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bay and afford the general public access to the waters of the bay. It is to be presumed under the circumstances that the borough intended to accept in behalf of the public its own acts of dedication. Koch v. Borough of Seaside Heights , 40 N.J. Super. 86 (App. Div. 1956), affirmed 22 N.J. 218 (1956). True, there was no formal resolution of acceptance adopted by borough council, but such formal acceptance was not necessary under the circumstances to constitute 20th Street a public street the whole of the distance to the waters of the bay. Long Branch v. Toovey , 104 N.J.L. 335, 338 (E. & A. 1928).
Even disregarding the power conferred upon the board of chosen freeholders by R.S. 27:16-2 to acquire any real estate or interest therein, I conclude that in fact and in law 20th Street in the borough, from Central Avenue northwestwardly to the bay, has been a public street since 1946 and was a public street owned by the plaintiff borough at the time of the adoption on May 2, 1956 of the resolution (Exhibit P-2) by the board of chosen freeholders.
THIRD: That 20th Street, as described in the resolutions (Exhibit P-1 and P-2) adopted by the board of chosen freeholders, would extend across public park lands owned by the borough and that the board of chosen freeholders was without authority to lay out or open a county road through such park lands.
By deed from Barnegat City Improvement Co. dated May 6, 1929 (Exhibit D-6), the plaintiff borough acquired title to large tracts of land including beach lands bordering the Atlantic Ocean and bay front lands lying between Bayview Avenue as shown on the map, and the high water line of the bay. That deed of conveyance however contained the following restriction and reservation:
"THAT the said tracts of land conveyed hereby shall never be used, on whole or in part, for any private purpose and shall never be leased or conveyed by the Borough of Barnegat City to any private person or corporation, and shall be used only for beach or park purposes; and this conveyance is made upon the express condition that if the said party of the second part uses the said land for purposes other than park and/or beach purposes the title hereby
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conveyed shall and will revert to the party of the first part; provided, however, that these conditions, limitations and restrictions as to the use of said property conveyed, shall not apply to property north of Tenth Street and west of Bayview Avenue."
After this controversy arose between the plaintiff borough and the owners and developers of High Bar Island and Sunset Shoal Islands concerning the use by the latter of 20th Street in the Borough of Barnegat Light to gain access to the sand dike built by the U.S. Government and thence across the top of the dike to the islands mentioned, the plaintiff borough on December 12, 1955 adopted an ordinance establishing a public park and recreation area to be known as "Bayview Park," the boundaries of which were on the north the northerly line of 19th Street projected to the bay; on the west the high water line of the bay which is the boundary between the plaintiff borough and the Township of Long Beach; on the south the southerly boundary line of the borough; and on the west a line parallel to and distant 40 feet eastwardly from the westerly side line of Bayview Avenue as shown on said maps. Thus the park, according to the description contained in the said ordinance, included 40 feet of Bayview Avenue from 19th Street on the north to the southerly boundary line of the borough on the south; all of the lands between Bayview Avenue and the high water line of the bay from 19th Street on the north to the southerly boundary line of the borough; and that portion of 20th Street built with state aid in 1946 extending from Bayview Avenue out to the bay. This so-called park ordinance prohibited vehicles of any kind and any kind of machinery or equipment from crossing the park; provided penalties upon conviction of the violation of the ordinance of a fine not exceeding $200, or not exceeding 60 days in jail, or both; and provided that each separate entrance upon or crossing of said park lands should constitute a separate and distinct offense against the ordinance.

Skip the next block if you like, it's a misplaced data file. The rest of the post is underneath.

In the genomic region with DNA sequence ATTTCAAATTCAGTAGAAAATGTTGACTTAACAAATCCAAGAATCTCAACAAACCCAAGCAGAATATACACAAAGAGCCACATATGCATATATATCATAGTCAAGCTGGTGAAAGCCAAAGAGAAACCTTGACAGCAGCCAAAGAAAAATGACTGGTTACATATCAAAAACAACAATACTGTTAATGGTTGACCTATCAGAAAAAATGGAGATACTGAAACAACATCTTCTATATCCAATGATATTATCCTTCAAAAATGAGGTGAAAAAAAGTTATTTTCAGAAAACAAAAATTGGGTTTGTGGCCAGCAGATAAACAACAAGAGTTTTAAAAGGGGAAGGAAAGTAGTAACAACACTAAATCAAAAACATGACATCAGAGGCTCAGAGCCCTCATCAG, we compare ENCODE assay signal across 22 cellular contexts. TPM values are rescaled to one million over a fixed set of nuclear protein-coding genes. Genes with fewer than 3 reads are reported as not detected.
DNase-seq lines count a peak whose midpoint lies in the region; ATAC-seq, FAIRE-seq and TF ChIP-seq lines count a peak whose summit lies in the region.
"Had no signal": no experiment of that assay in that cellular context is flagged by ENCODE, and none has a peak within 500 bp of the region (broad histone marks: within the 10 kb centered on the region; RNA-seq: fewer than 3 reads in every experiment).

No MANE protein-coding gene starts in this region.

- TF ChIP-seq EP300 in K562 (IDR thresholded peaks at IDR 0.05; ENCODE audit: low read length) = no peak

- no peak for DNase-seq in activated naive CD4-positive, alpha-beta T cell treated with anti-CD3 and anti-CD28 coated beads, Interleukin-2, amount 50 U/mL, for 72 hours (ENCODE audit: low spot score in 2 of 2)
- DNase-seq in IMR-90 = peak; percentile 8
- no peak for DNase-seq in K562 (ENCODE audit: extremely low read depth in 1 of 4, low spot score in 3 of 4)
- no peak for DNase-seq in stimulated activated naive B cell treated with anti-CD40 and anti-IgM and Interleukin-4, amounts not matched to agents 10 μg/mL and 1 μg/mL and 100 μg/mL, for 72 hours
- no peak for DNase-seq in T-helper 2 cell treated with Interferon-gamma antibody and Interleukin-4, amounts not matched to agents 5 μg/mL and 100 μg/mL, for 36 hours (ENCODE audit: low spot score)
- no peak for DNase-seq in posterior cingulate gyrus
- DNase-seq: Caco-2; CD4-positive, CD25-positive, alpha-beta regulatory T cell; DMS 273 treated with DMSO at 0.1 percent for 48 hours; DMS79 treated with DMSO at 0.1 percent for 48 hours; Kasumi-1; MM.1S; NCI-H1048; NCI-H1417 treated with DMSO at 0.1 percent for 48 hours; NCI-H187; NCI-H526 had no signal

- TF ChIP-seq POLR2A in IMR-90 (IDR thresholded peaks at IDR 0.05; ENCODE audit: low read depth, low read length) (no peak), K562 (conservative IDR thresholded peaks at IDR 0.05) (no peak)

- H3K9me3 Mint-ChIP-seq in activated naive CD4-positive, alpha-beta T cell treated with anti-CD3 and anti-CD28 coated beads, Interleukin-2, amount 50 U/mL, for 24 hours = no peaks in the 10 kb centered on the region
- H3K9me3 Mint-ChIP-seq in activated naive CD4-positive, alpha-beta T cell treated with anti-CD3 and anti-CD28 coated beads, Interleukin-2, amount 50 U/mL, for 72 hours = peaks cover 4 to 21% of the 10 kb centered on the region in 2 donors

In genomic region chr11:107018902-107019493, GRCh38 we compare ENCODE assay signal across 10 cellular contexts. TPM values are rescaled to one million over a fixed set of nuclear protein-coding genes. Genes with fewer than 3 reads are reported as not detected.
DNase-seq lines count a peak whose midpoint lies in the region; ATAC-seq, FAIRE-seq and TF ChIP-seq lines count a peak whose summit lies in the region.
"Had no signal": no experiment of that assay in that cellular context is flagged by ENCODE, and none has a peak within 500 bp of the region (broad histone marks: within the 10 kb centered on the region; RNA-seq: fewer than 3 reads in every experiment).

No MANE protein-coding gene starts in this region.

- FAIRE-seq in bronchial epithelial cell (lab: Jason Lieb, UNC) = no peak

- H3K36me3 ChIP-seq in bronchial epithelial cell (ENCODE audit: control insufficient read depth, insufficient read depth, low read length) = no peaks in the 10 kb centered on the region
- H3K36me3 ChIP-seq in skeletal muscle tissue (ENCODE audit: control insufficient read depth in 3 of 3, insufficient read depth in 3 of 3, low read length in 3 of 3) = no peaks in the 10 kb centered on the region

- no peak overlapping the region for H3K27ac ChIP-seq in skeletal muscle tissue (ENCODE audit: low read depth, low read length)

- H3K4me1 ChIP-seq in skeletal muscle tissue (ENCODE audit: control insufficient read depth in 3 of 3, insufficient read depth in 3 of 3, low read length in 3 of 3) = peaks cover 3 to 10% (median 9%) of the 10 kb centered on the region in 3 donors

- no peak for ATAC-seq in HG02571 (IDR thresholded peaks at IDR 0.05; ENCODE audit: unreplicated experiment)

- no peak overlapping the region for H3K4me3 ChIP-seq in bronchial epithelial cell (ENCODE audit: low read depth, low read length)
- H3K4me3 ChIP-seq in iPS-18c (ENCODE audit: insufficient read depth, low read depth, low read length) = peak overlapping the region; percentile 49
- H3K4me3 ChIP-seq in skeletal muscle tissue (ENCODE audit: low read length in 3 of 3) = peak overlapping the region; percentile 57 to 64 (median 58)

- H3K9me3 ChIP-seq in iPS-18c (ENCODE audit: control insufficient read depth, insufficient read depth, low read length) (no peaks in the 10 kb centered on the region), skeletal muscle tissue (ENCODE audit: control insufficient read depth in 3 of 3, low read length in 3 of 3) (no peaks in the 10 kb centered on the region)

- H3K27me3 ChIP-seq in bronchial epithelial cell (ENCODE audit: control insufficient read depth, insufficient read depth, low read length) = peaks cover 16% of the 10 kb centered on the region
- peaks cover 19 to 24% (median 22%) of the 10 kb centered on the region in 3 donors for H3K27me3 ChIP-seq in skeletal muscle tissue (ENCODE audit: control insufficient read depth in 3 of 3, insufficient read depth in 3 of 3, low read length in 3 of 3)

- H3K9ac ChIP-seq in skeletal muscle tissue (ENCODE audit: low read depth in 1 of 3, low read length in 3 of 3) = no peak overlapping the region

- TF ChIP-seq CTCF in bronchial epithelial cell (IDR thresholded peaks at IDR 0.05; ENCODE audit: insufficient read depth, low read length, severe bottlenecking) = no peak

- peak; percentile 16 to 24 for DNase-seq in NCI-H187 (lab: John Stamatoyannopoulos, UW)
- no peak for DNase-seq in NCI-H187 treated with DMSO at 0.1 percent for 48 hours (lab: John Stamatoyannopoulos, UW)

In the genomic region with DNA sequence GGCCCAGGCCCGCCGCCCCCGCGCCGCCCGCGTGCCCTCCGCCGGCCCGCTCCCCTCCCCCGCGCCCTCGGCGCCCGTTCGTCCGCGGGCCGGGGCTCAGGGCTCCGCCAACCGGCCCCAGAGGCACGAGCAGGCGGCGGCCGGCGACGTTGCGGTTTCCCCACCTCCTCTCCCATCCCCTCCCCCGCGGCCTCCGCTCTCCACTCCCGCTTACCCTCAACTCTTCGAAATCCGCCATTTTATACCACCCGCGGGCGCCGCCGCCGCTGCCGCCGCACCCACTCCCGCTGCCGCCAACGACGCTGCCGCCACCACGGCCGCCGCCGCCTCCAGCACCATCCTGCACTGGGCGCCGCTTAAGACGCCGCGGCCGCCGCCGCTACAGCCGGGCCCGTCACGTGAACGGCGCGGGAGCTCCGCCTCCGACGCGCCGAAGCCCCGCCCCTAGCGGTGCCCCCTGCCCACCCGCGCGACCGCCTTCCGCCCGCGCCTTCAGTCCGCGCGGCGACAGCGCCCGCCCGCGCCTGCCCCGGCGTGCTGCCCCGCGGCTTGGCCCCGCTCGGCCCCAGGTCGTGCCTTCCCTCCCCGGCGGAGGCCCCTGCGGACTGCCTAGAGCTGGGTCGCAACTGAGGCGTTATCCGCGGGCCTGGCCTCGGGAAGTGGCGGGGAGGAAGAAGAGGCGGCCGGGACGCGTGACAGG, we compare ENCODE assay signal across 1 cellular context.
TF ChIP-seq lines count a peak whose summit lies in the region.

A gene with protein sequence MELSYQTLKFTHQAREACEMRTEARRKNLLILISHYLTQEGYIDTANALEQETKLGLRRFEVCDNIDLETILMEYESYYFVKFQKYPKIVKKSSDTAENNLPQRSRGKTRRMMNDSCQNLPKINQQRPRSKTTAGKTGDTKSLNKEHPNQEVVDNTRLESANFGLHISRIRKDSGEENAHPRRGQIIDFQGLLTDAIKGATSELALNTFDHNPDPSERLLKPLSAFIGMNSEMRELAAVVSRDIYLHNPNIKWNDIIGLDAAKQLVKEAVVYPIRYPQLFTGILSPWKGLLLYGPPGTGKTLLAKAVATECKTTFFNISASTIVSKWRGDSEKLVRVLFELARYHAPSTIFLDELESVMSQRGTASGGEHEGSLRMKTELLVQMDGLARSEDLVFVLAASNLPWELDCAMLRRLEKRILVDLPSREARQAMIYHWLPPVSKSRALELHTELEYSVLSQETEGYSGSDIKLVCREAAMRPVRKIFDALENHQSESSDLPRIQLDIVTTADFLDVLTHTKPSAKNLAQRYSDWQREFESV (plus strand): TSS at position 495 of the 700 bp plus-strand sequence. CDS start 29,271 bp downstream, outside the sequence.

Thus the plaintiff borough sought to bar the owners and developers of High Bar Island and Sunset Shoal Islands